I really enjoyed the hands-on. I didn’t expect it to be as hands-on as it was. I also liked the fact that if I couldn’t get something, there were always instructors available to help. I liked that I had many tries to get things right. It wasn’t a direct pass or fail. They give you time to practice before you submit your test. It was a fun process. It wasn’t boring like sitting in a college class all day, not wanting to be there. Honestly, it turned out a lot better than I thought it would.
How was the welding program? Did you find it hard?
My mom was sick and passed away from cancer while I was at RSI. She helped me pay for my schooling before she passed. It’s crazy, but the day she passed I was at school and all I kept telling myself was “I’m not going to let this money go to waste, I’m going to do this.” But it was really hard. I was pregnant, I had two young kids and my mom, the closest person in the world to me, was dying. But I was still able to make it through.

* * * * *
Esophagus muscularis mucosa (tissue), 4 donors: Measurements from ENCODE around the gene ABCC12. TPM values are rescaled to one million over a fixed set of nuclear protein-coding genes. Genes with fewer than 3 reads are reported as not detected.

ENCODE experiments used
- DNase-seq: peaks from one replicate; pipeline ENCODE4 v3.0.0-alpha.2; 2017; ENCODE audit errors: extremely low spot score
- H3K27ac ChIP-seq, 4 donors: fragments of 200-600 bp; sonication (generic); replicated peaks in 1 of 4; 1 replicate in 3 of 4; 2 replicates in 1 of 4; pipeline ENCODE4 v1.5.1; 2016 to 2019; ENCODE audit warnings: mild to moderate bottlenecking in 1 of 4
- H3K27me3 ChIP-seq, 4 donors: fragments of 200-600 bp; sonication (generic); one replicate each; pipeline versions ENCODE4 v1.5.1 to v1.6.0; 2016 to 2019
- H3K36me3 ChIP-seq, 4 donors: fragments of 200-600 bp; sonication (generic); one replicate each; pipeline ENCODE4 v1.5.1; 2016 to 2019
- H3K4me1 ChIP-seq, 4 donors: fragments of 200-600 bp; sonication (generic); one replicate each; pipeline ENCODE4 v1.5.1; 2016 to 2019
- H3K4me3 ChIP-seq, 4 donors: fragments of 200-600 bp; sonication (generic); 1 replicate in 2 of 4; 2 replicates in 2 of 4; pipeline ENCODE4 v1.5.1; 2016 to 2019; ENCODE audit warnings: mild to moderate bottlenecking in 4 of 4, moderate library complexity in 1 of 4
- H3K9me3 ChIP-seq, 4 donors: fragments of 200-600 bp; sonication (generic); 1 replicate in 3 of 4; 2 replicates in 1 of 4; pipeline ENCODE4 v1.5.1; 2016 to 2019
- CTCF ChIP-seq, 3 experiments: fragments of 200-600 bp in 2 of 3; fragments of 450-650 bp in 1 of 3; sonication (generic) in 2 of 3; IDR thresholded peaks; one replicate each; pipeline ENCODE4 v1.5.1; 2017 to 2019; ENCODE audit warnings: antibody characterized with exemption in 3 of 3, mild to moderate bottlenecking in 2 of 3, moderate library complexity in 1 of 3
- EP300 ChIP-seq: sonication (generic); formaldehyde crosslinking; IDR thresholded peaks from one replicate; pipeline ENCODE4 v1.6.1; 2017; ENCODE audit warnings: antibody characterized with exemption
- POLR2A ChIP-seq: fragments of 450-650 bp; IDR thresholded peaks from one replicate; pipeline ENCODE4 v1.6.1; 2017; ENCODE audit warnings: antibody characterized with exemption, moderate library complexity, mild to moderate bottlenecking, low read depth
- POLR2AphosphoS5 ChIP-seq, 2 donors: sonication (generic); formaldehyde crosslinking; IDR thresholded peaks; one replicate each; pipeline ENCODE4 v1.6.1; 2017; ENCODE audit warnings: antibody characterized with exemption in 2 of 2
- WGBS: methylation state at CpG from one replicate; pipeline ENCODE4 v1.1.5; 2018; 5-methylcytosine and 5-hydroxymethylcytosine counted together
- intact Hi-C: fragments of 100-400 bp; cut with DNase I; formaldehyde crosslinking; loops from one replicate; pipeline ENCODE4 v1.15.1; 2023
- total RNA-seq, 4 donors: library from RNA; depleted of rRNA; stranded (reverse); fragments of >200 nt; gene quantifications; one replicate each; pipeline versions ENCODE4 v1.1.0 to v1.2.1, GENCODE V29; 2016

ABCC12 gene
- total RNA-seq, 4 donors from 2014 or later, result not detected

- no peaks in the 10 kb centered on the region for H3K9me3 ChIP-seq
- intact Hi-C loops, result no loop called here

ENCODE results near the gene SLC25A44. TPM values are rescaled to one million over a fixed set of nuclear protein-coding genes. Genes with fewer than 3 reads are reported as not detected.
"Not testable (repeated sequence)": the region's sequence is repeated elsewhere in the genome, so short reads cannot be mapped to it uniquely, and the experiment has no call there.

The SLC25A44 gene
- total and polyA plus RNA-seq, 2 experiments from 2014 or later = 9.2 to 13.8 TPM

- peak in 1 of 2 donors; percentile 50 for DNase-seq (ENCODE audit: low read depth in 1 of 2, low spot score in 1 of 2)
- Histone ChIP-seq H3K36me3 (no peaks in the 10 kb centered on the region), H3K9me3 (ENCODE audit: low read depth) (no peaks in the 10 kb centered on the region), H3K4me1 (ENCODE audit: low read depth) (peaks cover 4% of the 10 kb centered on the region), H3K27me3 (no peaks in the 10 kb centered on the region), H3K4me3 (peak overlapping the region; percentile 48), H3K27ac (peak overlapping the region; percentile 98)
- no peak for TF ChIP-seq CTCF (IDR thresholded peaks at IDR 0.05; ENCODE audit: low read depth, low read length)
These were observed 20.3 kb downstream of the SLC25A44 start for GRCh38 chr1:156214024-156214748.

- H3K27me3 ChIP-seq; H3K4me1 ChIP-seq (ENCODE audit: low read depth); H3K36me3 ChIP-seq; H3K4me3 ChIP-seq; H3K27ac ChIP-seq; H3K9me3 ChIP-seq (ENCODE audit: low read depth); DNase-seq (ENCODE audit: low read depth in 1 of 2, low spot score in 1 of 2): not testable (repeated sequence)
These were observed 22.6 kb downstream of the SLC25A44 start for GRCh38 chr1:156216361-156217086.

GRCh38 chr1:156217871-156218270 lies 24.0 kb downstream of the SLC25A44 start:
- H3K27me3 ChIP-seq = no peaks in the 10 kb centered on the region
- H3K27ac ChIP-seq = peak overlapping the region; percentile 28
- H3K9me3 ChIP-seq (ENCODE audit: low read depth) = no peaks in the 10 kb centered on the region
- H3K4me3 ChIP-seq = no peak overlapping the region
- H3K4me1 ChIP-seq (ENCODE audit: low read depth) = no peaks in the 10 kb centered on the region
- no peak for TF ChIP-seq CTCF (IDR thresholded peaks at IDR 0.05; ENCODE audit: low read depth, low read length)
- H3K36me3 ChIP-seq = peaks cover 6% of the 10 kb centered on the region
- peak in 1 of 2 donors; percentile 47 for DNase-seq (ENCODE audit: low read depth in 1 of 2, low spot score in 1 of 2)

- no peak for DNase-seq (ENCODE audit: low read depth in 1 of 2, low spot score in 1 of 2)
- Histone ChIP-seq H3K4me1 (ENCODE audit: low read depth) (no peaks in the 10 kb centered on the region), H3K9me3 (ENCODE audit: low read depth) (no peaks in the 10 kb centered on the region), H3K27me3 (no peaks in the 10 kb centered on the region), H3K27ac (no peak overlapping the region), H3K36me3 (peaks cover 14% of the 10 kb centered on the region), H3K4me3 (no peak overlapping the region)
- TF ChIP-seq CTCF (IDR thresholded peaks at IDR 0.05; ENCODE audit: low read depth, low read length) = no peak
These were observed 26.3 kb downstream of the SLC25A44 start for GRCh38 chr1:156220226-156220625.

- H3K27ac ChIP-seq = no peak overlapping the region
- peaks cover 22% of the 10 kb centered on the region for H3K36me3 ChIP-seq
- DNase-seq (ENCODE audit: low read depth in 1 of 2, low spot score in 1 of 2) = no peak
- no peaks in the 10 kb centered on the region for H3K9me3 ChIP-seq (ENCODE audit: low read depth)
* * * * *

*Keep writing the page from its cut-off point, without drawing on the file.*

Our condolences, and congratulations for seeing it through. Did you start welding after graduation?
I didn’t go to work right away. I had my baby just after I graduated. I was a stay-at-home mom for a couple weeks, then went back to work at Papa John’s again. I kept asking myself, “What am I doing here? What did I go to school for?” You know what I mean? Then my boss was really rude to me. It made me rethink my position and what I was doing. What did I go to school for? To get disrespected? No. So I left.
What did you do next?
I really wanted to weld. My boyfriend is a welder; I was jealous that he was able to weld and I wasn’t! I contacted Rick White [Career Services Director] at RSI and told him I was ready to go back to work that day. I asked him for some leads, and the first place he gave me was Powers Steel & Wire in Tempe. I got the job then and there, no problem. That was in December, and I started after the Holidays in January.
Are you happy with the money?
They gave me what I asked for. Of course, you always want more, but you’ve got to start somewhere! I’ve never made as much money as what I’m making right now.
What are you doing for them?